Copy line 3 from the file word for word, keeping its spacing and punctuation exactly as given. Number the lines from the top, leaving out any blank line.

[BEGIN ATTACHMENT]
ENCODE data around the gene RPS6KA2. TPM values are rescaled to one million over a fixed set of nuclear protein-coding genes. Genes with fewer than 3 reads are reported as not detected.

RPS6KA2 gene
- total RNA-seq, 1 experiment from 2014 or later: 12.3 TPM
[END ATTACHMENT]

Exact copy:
- total RNA-seq, 1 experiment from 2014 or later: 12.3 TPM